Travel tips and advice: Five tips for sharing a room with a stranger

JENNIFER GASKIN

As the founder of a small group tour company aimed at connecting adventurous, working professionals in their 30s and 40s, Jennifer Gaskin knows a trick or two about surviving a room share with strangers – and friends. See unmappedtravel.com

STEP ONE

Be prepared: if you're going away with a friend who's a snorer, pack ear plugs. Your roommate may also like to watch TV, read or be on their phone in bed, so an eye mask is always handy. I'm quite a cold person, so I don't like air-con, whereas others do. So thick socks and a hoodie come in handy if the room temperature isn't quite right for you. A tip: I seem to always share with snorers. A loud cough that disturbs their sleep usually also disturbs the snoring … for a while.

STEP TWO

Decide what's the most important thing for you in the room. For me, it's having the bed by the window, not the one beside the bathroom. So, at the outset, offer up something that's not so important for you, such as being the first in the bathroom in the morning, or the one who gets the luggage rack.

STEP THREE

Bring something to do together to break the ice and start to build a rapport with the stranger you're going to be living with. Perhaps a couple of face masks or a bottle of wine will do the trick. Then, later, if there are tricky conversations to be had – such as leaving dirty laundry on the floor – you'll have already gotten to know that person.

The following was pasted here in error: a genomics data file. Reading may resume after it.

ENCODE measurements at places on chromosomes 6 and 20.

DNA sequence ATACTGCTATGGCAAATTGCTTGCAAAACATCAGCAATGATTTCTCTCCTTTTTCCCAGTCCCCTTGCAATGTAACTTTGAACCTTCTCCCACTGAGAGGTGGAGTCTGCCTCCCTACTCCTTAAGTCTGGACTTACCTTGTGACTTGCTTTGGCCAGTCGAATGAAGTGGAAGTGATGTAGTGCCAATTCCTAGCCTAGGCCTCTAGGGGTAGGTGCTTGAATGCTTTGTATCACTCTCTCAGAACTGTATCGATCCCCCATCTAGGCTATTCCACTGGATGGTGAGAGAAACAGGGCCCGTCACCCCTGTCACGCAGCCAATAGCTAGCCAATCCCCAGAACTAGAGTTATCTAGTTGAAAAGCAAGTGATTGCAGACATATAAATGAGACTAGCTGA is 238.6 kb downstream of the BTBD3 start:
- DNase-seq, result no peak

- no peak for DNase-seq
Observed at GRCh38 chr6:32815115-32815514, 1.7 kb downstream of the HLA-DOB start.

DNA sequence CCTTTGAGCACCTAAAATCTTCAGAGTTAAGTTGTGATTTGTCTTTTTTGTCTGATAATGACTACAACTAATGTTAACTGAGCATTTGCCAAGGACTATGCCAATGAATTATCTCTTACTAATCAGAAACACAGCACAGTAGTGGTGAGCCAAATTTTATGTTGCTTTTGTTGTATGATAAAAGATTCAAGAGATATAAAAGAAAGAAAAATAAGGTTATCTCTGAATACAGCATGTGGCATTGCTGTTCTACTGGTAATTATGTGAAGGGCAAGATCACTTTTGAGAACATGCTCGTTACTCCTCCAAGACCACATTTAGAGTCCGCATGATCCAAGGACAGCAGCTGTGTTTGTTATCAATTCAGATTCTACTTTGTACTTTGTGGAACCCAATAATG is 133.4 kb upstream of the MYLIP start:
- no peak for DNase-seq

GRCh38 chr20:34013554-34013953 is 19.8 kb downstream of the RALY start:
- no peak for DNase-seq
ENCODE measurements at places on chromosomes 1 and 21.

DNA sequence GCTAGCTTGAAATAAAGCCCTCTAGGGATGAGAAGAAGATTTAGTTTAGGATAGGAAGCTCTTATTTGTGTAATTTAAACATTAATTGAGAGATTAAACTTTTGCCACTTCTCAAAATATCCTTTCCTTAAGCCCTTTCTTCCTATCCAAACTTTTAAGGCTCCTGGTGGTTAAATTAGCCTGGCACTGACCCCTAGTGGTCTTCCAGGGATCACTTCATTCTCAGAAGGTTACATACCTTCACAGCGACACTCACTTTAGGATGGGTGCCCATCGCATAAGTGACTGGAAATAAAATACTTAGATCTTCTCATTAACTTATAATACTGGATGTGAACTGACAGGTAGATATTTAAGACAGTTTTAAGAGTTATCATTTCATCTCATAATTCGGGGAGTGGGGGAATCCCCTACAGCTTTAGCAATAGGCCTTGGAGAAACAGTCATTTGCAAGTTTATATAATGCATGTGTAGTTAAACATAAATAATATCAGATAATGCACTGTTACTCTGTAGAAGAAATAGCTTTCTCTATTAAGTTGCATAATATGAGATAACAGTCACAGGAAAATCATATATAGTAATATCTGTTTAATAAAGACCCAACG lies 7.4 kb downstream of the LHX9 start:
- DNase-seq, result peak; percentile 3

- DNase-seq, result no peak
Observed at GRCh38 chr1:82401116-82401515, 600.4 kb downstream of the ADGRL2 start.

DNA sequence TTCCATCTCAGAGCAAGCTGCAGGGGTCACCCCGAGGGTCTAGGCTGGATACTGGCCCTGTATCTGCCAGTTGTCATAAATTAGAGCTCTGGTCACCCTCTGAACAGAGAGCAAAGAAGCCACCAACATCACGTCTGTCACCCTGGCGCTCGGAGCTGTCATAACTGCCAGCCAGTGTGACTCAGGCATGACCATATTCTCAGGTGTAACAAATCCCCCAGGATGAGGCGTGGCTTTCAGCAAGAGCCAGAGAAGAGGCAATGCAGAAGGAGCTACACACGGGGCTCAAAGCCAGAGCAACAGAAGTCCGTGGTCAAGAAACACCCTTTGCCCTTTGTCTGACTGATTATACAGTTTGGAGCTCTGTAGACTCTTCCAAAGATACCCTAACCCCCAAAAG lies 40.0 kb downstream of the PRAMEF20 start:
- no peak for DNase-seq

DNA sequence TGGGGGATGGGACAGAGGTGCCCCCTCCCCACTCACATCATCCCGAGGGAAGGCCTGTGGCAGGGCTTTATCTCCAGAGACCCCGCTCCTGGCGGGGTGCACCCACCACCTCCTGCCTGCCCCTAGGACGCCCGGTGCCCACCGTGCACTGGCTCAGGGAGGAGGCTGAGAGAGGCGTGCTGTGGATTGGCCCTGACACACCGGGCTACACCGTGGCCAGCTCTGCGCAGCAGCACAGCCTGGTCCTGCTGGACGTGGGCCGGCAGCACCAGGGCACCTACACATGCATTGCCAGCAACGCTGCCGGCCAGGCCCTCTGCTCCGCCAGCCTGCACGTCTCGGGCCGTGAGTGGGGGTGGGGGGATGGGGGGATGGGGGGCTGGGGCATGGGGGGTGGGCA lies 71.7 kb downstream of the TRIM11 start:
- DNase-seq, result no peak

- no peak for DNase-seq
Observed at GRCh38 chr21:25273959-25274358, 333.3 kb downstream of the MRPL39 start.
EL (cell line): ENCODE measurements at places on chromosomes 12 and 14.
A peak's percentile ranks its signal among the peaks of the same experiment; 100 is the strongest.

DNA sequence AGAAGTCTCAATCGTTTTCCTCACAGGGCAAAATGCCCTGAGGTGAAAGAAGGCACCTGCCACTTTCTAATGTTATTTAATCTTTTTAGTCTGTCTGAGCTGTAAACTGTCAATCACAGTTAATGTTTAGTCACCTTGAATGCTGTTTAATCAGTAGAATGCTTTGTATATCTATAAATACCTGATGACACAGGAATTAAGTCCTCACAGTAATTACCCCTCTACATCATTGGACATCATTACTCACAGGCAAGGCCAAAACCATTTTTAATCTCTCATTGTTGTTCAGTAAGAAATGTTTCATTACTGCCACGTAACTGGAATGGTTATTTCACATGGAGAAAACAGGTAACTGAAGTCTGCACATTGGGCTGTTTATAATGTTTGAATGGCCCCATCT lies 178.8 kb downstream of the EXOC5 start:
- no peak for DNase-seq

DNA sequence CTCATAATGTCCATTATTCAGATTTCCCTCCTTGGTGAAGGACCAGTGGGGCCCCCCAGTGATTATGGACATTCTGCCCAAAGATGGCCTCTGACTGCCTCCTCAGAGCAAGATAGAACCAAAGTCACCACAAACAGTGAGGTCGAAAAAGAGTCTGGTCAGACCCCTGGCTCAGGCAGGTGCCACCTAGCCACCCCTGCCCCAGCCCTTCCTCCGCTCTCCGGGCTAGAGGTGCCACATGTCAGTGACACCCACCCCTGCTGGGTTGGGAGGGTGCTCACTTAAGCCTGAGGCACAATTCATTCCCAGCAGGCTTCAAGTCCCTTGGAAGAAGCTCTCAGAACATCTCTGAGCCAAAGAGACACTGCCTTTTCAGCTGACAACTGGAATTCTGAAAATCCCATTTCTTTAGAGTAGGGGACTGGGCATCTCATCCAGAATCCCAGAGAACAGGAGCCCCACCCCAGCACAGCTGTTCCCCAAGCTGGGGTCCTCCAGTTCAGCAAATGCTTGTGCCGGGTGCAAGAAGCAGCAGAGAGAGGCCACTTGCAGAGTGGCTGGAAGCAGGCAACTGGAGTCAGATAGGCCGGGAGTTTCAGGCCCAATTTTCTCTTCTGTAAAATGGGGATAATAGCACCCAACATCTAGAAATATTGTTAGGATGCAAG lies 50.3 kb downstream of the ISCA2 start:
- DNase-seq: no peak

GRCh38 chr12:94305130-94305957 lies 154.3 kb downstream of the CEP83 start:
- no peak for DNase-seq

STEP FOUR

Give each other space. If one person is having a shower, the other might go out for breakfast, or for a glass of wine during evening showers. And the night before, have a conversation to agree what time you'll get up, have showers and pack bags. Some people are quick in the shower whereas hair washing always takes time: ask if they're planning to wash their hair in the morning.

STEP FIVE

Building a better group dynamic is easier if you're sharing with a different person each night, so the travelling party can't form little cliques. It might just be that you don't get along well with a particular person, but by rotating the room shares, everyone can build a rapport with everybody, and not just form pairs. Of course, you can request that two people stick together, but if two people are really struggling, it gives them a chance to share.

See also: Cheapskates and sleazebags: The 10 people you'll meet in every backpackers

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